Woozy chicken--need help asap!!! (emergency)

fowl weathered friend

In the Brooder
11 Years
Oct 1, 2008
91
0
39
Tucson, AZ
I noticed my 5 mo old Rhode Island Red had diarrhoea a bit ago (as did all of my chickens) and took it for cocci. The chickens improved, but she seemed to be getting skinnier and still has diarrhoea. She's seemed lack-lustre lately--laying down a lot, not eating as much, but still eats and drinks fairly normally until yesterday.

Yesterday, she didn't seem to drink or eat much at all, and today I noticed that she was laying down, pecking at the ground. When she tried to stand and walk, she fell over sideways a couple of times, then righted herself.

Symptoms:
Falling
Tiredness
Green diarrhoea
Lack of appetite
Lack of thirst (I don't know if it's a lack of these things, or simply that she can't get to them very well).

Please help asap!
I really don't want her to do, and I've been all over the internet and I can't find a good diagnosis for treatment.

She needs your help asap!
 

needmorechickens!

Songster
11 Years
Jul 2, 2008
1,559
11
161
West TN
Isolate her in a quiet dark area so she doesn't get picked on and can rest. This will also allow you to monitor her poo more easily.

Feed her some yogurt to get her "good" bacteria going in her tummy again. Give her some extra protein (some scrambled eggs). Put some electrolytes in her water.

Is it possible she has worms?

~Rebecca
 

donnap1967

Songster
11 Years
Mar 15, 2008
465
0
139
Northern NJ
I searched the internet and I found a mention of green diarrhea in chickens with the disease Fowl Cholera. Search this on the web and see if your chickens symptoms match. On wikipedia it mentioned treatment with tetracyclines.

I am sorry I don't know anything much about chicken diseases and searching the web was all I could do to help. I hope your baby will be ok and better soon.

Hopefully someone with more knowledge will answer soon. :aww
 

needmorechickens!

Songster
11 Years
Jul 2, 2008
1,559
11
161
West TN
Green Diarrhea can also be a sign of sour crop because no food is getting through so only bile is coming out.

How is her crop?
~Rebecca
 

fowl weathered friend

In the Brooder
11 Years
Oct 1, 2008
91
0
39
Tucson, AZ
Would worms cause these symptoms? I wasn't sure. I looked down her throat and she doesn't seem to have any signs of gapeworm, and I didn't know if worms would cause the sneezing, wheezing and fatigue.

She's not interested in yogurt--tried to give her some every day for the past three becaue I read that might help, but she pecks at it once, shakes her head, and leaves it alone. The others love it, though. She also seems ok with softer foods right now--have her isolated--but when she tries to eat a harder grain item she pecks at it as if to eat it, and then it drops from her beak.
I'm wondering if the green diarrhoa is a sign that she's not getting enough food, and there's something else causing the lack of appetite, sneezing and wooziness (or maybe the wooziness is result of lack of food?)

Thoughts?
 

fowl weathered friend

In the Brooder
11 Years
Oct 1, 2008
91
0
39
Tucson, AZ
Her breath smells surprisingly good for a chicken (I've never smelled their breath before this) and I've been checking her crop and it seems fine--fills after eating but nothing too unusual going on.

That chart was a little confusing--I realize that they wouldn't demonstrate all symptoms, but there's a lot of overlap between diseases taht it could be.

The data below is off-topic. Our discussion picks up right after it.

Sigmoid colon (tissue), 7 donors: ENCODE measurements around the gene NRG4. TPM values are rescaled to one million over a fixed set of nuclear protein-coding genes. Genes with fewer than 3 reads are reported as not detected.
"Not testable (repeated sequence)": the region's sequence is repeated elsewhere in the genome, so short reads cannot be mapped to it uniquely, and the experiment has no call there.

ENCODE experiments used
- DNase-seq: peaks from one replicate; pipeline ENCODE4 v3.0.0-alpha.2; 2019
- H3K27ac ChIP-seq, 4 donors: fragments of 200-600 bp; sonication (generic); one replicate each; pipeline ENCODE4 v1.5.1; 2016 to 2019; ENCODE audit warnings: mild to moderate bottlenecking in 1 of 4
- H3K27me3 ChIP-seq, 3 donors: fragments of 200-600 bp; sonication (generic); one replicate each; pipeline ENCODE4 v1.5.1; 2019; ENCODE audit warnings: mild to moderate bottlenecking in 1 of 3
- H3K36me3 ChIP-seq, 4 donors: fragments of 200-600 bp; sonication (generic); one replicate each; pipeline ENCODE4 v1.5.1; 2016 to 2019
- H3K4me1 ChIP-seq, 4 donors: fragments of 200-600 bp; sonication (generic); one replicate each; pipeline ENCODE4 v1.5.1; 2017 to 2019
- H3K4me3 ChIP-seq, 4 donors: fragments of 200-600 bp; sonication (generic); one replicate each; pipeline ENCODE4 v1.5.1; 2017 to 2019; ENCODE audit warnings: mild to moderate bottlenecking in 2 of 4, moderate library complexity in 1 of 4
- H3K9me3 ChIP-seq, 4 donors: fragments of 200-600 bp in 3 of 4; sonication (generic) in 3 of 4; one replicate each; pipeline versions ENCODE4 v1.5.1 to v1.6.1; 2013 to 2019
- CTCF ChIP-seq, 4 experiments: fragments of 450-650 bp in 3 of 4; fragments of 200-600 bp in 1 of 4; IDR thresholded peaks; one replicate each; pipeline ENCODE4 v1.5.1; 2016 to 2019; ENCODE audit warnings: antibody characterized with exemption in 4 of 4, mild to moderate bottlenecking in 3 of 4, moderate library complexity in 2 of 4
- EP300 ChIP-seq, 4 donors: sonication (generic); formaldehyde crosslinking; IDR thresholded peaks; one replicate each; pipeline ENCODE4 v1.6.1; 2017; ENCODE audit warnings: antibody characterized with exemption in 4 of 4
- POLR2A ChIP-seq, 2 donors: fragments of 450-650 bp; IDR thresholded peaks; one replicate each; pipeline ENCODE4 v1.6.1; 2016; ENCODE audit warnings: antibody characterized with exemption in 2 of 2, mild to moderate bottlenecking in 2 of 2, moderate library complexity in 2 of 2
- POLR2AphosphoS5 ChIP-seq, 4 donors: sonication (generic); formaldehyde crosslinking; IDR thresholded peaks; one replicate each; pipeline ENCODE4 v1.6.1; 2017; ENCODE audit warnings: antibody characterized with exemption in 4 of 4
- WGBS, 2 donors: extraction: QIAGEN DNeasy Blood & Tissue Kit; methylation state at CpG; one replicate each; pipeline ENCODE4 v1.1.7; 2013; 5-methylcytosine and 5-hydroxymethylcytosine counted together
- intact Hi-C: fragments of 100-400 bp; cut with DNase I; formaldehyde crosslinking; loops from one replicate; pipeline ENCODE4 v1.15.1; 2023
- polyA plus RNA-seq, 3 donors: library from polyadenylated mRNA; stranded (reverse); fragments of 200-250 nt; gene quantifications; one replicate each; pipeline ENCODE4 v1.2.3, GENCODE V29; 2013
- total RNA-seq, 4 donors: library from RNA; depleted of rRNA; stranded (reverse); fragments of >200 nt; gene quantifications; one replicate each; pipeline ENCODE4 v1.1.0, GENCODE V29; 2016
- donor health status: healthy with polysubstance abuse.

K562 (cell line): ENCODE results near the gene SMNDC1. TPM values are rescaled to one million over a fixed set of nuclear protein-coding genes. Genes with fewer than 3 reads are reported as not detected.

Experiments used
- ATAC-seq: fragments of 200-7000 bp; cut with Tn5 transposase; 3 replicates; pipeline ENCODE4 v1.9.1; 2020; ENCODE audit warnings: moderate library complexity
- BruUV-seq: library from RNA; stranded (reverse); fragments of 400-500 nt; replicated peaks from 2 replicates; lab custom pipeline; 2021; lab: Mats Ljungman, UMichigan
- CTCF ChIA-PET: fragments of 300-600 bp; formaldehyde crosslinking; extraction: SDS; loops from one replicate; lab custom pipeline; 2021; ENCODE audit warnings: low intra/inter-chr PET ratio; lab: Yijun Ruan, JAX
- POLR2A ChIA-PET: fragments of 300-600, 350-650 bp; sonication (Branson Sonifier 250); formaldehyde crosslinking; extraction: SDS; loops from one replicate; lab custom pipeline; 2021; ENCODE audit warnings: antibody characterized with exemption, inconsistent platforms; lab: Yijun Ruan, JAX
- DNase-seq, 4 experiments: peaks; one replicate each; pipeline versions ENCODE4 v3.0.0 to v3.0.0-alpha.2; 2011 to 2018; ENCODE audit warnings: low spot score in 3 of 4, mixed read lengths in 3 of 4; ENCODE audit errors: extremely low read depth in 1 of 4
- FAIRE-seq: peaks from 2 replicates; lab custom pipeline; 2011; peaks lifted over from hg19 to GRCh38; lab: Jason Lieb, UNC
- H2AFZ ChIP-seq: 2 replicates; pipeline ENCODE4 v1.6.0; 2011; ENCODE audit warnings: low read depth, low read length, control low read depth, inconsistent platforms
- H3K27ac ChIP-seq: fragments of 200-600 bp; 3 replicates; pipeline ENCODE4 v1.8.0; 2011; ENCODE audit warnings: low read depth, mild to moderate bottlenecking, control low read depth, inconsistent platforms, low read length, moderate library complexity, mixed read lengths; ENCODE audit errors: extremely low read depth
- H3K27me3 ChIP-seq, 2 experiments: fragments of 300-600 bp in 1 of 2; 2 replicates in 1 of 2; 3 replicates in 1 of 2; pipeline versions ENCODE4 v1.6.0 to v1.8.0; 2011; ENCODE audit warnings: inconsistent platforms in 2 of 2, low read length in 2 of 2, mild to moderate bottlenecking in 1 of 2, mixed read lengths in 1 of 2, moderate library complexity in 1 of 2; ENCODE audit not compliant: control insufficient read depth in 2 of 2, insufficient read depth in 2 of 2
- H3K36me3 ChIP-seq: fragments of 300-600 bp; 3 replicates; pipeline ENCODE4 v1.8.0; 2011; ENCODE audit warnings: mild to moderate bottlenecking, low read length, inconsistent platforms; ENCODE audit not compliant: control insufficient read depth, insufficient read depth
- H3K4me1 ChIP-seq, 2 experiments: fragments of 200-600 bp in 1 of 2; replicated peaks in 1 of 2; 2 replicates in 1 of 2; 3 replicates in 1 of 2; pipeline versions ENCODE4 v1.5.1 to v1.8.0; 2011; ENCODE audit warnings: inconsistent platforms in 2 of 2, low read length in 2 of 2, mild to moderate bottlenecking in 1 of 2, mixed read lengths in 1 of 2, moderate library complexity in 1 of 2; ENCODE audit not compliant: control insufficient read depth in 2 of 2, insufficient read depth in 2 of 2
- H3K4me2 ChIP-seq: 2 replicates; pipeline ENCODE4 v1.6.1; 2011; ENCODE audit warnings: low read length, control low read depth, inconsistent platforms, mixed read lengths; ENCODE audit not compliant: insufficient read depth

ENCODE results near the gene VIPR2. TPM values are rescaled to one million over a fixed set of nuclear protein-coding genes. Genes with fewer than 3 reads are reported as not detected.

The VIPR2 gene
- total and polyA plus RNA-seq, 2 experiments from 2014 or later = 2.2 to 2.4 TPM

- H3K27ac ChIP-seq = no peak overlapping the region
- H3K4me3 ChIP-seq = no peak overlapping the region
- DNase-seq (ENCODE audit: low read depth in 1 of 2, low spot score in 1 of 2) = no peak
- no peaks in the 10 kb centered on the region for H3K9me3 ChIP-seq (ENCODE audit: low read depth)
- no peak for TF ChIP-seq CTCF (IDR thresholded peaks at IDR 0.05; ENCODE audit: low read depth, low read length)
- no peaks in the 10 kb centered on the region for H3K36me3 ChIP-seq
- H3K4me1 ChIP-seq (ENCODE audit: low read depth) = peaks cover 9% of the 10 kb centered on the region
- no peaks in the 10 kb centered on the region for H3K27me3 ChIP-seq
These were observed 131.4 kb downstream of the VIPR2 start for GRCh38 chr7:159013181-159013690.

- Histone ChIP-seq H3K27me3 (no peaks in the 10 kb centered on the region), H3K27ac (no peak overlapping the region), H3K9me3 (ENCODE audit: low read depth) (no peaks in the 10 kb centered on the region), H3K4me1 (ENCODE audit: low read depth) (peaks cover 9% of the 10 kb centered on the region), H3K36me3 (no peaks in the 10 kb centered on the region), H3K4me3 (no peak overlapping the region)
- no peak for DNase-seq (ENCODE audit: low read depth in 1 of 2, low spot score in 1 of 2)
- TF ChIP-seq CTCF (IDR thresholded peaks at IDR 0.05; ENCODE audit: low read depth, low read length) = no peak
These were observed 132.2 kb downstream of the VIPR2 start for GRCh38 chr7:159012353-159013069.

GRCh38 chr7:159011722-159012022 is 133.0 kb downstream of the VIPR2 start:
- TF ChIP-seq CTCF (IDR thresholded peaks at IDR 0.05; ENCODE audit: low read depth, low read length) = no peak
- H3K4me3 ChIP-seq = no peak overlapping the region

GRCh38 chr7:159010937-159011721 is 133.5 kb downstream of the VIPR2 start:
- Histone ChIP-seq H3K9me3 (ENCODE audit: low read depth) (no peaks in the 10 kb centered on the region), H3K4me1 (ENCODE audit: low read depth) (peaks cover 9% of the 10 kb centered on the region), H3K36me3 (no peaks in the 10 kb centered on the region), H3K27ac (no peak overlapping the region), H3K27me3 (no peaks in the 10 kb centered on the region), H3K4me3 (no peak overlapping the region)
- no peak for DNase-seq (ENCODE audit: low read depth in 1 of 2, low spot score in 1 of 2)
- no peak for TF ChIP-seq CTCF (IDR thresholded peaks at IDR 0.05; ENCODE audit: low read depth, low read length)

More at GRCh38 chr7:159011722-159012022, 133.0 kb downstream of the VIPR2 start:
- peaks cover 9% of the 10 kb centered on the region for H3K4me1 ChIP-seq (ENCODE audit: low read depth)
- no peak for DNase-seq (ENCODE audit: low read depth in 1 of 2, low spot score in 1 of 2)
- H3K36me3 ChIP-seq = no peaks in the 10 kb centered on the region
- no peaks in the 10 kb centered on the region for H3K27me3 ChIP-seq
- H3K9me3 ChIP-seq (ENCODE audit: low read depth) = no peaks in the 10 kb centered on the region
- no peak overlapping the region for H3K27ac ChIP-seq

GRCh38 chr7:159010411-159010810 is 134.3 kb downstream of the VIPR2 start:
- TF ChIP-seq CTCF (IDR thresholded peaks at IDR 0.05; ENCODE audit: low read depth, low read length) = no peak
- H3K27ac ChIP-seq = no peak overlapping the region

One of my older hens (couple of years old) started laying down on her side a little later this afternoon. Her colour is fine and she doesn't seem to be wheezing or have any other symptoms, but she does squint her eyes/eyelids droop. I'm starting to get worried...
 

dlhunicorn

Human Encyclopedia
13 Years
Jan 11, 2007
4,870
44
251
she sounds very ill indeed... since you speak of respiratory symptoms you can give her tylan injection for that (injection quicker) and you will need to put electrolytes in her water and several times a day dribble along beak to ensure against dehydration (which can kill your bird quicker than what original is ailing it)
http://www.afn.org/~poultry/newsletr/1996/psep96.pdf
Chicken Medications
by Dr. James Barton and Clarence Gillihan
(excerpt)
".....Bacterial Diseases:
Purchase a bottle of Tylan 50 and several 3cc
syringes with 25 to 30 gauge 1/2" needles. Give your hen 1 to 1 1/2 cc. of Tylan under the skin of the neck .........Continue daily injections for three days but not more than five. Withdrawal time is one month. Tylan does not have much activity against coccidia, but it is very good against Mycoplasma bacteria which is responsible for some respiratory diseases.

To inject Tylan 50, pull the hens feathers back
to reveal the skin on base of the the neck on her back. Lift the skin up and insert the needle gentlty but firmly into the skin just far enough to allow the Tylan to be injected. You will be able to feel it. Be careful that you do not inject yourself. Make certain that you do not push the needle through the skin and out again not injecting at all................

Because Tylan is so powerful, it is recommended
that you purchase some Beneficial Bird Bacteria
and feed it to your chicken after she recovers.
Tylan wipes out all the benficial bacteria that is normally present in a chickens digestive system.

Also, Tylan can kill skin cells near the site of the injection so you should not use anything stronger than Tylan 50 - a stronger variety, Tylan-200 is also available at your local feed store, but this will likely do more harm than good.

When purchasing syringes, get them from a
local drug store. The 'human' grade needles are a little sharper than the vetrinary grade. The cost is about the same and your hen will thank you...."
 
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